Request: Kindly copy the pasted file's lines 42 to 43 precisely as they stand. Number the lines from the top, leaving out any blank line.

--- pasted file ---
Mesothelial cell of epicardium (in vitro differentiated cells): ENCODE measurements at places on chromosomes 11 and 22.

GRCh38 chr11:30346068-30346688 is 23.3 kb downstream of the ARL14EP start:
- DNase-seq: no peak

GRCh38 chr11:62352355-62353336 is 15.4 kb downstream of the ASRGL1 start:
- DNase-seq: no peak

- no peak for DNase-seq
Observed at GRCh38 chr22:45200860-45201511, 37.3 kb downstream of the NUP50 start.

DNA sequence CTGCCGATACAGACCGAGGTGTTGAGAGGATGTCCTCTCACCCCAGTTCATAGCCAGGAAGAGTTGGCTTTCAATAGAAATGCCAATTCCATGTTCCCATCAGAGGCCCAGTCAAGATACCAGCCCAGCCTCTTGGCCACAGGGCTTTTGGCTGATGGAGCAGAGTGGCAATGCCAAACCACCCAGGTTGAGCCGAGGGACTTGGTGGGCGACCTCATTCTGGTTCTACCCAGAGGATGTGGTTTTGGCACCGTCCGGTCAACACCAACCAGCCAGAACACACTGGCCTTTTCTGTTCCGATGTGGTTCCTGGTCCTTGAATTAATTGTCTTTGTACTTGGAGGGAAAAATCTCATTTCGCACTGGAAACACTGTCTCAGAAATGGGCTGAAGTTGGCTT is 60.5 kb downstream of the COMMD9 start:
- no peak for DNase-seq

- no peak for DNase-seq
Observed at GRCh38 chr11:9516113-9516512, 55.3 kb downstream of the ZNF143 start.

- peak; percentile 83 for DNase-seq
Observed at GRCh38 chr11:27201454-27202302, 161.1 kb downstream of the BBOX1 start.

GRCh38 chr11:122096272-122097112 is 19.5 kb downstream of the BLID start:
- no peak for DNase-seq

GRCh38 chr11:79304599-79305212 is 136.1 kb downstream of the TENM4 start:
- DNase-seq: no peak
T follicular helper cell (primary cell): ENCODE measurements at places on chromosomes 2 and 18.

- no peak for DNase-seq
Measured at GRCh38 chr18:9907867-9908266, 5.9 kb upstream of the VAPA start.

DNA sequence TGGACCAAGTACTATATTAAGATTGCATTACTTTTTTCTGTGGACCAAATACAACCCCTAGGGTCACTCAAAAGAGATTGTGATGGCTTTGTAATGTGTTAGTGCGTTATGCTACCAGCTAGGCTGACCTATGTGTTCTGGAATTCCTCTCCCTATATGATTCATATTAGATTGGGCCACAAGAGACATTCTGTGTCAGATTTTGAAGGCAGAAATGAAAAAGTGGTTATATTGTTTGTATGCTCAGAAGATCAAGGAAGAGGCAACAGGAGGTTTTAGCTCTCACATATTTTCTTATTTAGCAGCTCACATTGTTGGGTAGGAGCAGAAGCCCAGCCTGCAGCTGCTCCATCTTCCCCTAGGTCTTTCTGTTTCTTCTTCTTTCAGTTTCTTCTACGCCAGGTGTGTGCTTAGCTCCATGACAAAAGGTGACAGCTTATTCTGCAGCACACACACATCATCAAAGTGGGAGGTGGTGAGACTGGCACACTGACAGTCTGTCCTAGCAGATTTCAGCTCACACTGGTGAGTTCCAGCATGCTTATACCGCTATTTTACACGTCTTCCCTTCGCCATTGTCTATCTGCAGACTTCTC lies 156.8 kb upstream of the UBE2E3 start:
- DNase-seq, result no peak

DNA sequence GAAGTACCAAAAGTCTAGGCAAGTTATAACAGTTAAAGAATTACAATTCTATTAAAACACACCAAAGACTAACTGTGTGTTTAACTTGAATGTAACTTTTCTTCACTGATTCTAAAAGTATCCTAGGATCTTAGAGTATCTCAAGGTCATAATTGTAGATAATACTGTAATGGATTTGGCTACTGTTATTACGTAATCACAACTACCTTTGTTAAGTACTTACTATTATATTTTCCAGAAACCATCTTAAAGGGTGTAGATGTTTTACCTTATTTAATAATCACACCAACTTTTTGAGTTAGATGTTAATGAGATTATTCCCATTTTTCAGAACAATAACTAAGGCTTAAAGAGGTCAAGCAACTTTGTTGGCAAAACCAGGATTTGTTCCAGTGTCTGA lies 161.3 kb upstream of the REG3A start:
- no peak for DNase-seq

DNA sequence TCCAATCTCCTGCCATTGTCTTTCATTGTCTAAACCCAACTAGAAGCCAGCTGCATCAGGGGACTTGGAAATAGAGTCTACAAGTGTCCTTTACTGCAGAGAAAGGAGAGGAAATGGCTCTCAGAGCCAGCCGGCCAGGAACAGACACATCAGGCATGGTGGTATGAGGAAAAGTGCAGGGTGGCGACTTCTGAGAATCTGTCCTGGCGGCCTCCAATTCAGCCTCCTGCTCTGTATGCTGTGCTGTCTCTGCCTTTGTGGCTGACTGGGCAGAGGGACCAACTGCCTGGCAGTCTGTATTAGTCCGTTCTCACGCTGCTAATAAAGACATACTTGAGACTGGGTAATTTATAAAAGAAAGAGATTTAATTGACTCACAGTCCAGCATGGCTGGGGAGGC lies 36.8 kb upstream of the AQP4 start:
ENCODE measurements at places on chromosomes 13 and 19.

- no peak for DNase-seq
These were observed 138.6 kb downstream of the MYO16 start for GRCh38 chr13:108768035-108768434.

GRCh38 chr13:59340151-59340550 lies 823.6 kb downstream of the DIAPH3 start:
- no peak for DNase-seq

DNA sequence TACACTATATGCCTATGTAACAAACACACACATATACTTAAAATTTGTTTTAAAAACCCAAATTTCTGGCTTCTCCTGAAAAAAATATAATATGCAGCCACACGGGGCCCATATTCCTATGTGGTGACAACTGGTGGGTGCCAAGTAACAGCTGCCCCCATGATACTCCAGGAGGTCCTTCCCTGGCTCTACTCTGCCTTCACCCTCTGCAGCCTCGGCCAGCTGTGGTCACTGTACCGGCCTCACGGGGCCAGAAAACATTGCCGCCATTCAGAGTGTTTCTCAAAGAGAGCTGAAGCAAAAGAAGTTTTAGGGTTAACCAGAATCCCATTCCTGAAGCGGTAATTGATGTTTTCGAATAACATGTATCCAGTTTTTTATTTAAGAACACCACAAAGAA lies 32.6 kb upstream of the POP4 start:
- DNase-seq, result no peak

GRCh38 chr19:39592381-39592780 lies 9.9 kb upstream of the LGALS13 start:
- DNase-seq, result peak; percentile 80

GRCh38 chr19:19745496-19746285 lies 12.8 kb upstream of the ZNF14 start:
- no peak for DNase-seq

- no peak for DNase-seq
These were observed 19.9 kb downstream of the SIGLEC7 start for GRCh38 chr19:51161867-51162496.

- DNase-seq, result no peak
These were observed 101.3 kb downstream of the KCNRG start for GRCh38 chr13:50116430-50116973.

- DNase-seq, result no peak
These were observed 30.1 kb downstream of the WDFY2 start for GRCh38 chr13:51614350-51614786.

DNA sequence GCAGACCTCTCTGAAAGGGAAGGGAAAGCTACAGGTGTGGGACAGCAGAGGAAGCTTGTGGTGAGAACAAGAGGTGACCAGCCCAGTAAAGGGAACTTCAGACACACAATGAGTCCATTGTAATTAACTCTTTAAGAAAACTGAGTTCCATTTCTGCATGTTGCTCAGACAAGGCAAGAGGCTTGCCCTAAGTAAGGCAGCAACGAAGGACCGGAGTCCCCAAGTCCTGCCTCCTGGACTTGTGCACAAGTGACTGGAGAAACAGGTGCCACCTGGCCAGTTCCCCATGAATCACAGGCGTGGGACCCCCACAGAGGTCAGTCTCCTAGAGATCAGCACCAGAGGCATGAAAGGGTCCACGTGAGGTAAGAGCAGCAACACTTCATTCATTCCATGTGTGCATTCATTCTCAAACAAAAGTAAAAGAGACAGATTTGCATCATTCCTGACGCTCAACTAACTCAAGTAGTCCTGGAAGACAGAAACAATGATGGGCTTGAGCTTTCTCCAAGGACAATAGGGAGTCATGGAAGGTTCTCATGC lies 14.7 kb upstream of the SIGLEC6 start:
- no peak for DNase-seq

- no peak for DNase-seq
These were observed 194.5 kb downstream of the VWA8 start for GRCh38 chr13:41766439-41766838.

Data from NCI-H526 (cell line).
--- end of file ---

These were observed 30.1 kb downstream of the WDFY2 start for GRCh38 chr13:51614350-51614786.

DNA sequence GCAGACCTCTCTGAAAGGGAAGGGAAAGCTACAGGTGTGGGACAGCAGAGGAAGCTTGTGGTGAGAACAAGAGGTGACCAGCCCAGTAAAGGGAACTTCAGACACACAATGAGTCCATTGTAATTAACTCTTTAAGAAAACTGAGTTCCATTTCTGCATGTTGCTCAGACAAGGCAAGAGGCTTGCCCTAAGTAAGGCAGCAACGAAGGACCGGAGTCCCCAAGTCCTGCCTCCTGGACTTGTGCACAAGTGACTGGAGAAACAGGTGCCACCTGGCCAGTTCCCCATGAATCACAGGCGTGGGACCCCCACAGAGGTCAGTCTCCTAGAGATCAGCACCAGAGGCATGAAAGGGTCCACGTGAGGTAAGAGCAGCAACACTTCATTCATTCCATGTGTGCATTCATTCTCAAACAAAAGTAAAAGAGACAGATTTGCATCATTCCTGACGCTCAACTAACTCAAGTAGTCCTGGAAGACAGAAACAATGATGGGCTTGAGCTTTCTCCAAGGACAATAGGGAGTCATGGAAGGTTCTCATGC lies 14.7 kb upstream of the SIGLEC6 start: